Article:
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Legion (2010) - Movie Review

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Diner Serves Apocalypse, Easy on the Destruction


Published: January 23, 2010

In “Legion” the world ends not with a bang but with a short stack. Recycling motifs from “The Birds,” “Near Dark,” the “Terminator” films and other apocalyptic fantasies, the film convenes a collection of strangers — upper-middle-class white family with issues, black father with handgun, etc. — at a diner in the Mojave Desert, where they are caught in the crossfire of a celestial battle.

Their task is to mow down waves of angelically possessed humans (easy to kill even by zombie standards) and hold off a mace-wielding ninja angel while waiting for the diner’s waitress to give birth to the child who will save us all.

Unfortunately, the script by Scott Stewart, who directed, and Peter Schink emphasizes stagebound melodramatics and banal television-style catharsis over action and humor; it’s like “The Petrified Forest” (the 1936 film of Robert E. Sherwood’s crisis-in-a-diner play) with assault rifles. The leaden dialogue and flat-footed storytelling hobble a talented cast that includes Dennis Quaid, Charles S. Dutton, Jon Tenney and Kate Walsh; only Paul Bettany, as an action-hero angel who takes the humans’ side, and Adrianne Palicki of “Friday Night Lights,” as the pregnant waitress, appear to be taking things seriously.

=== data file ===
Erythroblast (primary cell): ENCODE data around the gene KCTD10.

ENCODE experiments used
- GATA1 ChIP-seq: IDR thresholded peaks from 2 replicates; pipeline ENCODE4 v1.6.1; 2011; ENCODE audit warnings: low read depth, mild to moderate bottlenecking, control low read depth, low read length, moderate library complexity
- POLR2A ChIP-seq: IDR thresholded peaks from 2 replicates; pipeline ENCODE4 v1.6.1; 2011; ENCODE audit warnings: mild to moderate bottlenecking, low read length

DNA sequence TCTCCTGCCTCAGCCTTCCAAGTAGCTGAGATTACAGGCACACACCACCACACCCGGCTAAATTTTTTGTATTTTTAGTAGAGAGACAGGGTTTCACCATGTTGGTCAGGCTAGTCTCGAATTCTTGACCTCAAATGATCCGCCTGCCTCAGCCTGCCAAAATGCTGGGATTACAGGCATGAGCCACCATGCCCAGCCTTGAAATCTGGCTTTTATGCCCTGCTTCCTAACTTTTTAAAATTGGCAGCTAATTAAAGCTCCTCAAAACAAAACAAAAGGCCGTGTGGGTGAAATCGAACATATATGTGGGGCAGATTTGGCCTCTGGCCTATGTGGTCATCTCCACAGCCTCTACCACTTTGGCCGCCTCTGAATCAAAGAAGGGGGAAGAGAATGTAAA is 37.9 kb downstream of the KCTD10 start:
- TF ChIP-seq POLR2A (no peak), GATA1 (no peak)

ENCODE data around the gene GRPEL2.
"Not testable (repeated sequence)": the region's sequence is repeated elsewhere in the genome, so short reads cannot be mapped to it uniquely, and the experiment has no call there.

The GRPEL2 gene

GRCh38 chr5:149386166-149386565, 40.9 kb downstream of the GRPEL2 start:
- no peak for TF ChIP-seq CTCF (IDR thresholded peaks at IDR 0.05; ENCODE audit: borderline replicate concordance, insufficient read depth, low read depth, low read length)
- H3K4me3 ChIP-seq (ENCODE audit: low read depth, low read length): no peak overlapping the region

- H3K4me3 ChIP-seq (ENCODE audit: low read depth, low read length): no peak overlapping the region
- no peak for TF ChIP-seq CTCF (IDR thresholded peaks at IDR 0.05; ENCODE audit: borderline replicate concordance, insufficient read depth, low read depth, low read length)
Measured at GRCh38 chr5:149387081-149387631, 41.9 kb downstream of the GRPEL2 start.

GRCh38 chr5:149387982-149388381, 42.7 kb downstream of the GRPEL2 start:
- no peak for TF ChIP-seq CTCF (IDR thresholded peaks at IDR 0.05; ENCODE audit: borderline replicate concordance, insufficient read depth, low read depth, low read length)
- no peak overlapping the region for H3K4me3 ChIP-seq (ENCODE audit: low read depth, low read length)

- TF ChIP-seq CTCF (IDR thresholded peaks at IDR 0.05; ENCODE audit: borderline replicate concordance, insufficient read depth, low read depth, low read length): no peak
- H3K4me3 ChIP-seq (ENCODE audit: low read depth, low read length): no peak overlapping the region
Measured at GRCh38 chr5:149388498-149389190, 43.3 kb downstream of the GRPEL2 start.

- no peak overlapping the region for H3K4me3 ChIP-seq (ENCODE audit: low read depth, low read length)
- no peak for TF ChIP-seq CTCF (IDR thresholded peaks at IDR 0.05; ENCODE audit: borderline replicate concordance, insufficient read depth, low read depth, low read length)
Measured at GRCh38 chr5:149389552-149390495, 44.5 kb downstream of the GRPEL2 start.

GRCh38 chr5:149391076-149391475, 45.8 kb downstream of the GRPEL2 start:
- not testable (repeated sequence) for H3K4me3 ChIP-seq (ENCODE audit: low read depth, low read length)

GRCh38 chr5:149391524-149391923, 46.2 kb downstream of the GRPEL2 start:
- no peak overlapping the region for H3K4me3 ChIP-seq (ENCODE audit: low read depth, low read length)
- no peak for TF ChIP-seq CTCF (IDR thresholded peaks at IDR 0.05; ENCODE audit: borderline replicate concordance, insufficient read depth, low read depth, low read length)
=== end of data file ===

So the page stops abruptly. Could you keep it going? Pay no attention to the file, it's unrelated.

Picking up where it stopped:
Amid a bull market for end-of-days tales, “Legion” stands out for its explicitly biblical underpinnings and its claustrophobia. There are no orgies of planetary destruction; the action almost never leaves the diner, which may be just as well, since a short scene in heaven looks as if it were filmed on the set of a community college Shakespeare production.

Directed by Scott Stewart; written by Mr. Stewart and Peter Schink; director of photography, John Lindley; edited by Steven Kemper; music by John Frizzell; production designer, Jeff Higinbotham; produced by David Lancaster and Michel Litvak; released by Screen Gems. Running time: 1 hour 44 minutes.

WITH: Paul Bettany (Michael), Lucas Black (Jeep Hansen), Tyrese Gibson (Kyle), Adrianne Palicki (Charlie), Charles S. Dutton (Percy Walker), Jon Tenney (Jay), Kevin Durand (Gabriel), Willa Holland (Audrey Anderson), Kate Walsh (Sandra Anderson) and Dennis Quaid (Bob Hansen).